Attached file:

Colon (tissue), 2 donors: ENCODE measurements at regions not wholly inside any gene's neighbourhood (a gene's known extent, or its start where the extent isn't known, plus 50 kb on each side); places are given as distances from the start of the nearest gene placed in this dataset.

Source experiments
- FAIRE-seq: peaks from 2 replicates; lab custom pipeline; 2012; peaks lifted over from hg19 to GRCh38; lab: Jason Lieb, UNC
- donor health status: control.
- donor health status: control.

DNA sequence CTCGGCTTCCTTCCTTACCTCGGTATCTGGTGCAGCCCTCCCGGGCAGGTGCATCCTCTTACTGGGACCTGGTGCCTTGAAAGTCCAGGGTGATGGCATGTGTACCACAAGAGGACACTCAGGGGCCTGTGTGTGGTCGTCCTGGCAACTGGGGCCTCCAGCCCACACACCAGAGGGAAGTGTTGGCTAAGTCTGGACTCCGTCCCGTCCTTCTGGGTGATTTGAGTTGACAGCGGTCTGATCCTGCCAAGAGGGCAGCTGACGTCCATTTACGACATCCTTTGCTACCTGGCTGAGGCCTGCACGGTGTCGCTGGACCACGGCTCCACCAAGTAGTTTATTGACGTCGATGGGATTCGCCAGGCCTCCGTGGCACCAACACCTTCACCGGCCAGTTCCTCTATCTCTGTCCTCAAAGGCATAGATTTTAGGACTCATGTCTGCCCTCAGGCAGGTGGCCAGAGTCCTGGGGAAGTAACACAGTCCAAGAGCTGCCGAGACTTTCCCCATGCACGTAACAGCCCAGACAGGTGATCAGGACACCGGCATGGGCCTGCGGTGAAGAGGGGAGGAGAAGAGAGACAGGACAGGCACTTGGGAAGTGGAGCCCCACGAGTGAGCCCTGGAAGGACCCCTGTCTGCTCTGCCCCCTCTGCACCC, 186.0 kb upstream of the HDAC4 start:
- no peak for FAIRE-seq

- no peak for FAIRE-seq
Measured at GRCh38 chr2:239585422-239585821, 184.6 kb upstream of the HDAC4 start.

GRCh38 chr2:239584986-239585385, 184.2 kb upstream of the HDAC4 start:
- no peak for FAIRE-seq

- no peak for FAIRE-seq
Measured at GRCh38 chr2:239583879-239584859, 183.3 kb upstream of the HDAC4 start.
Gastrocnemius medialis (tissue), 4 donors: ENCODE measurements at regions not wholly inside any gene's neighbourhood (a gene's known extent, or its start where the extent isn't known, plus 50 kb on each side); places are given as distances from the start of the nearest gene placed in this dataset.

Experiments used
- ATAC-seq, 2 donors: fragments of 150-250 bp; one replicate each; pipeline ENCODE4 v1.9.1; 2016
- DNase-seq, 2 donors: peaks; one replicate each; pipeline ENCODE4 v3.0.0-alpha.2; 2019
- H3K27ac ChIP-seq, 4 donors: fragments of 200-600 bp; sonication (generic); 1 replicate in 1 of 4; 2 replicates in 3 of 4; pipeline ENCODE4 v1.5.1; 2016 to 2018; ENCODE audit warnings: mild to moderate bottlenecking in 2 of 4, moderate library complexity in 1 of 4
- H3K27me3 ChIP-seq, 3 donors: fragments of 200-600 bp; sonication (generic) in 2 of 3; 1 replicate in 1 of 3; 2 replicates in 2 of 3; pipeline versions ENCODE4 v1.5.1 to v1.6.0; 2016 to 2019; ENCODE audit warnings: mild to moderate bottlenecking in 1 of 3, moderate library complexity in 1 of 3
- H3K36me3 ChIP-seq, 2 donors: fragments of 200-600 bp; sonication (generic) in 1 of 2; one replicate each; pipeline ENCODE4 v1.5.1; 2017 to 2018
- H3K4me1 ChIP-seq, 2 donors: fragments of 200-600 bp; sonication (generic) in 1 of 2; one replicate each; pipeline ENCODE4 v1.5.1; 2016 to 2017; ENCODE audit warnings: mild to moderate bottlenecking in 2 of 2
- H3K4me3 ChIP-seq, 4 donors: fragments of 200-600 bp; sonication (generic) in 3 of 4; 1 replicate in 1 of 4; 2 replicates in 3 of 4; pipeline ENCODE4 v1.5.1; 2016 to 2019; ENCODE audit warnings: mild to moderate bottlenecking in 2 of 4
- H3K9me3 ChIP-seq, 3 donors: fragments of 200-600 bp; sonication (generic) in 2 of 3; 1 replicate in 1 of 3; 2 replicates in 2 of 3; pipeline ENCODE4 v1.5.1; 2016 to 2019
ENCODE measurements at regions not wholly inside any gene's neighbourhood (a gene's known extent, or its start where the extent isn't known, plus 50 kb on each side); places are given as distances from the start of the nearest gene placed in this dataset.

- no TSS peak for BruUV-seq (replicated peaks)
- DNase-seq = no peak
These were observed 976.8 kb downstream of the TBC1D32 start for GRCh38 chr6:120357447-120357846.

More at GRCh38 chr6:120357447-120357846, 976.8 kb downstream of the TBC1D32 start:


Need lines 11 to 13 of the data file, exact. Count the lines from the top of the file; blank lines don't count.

- no peak for FAIRE-seq

- no peak for FAIRE-seq
Measured at GRCh38 chr2:239583879-239584859, 183.3 kb upstream of the HDAC4 start.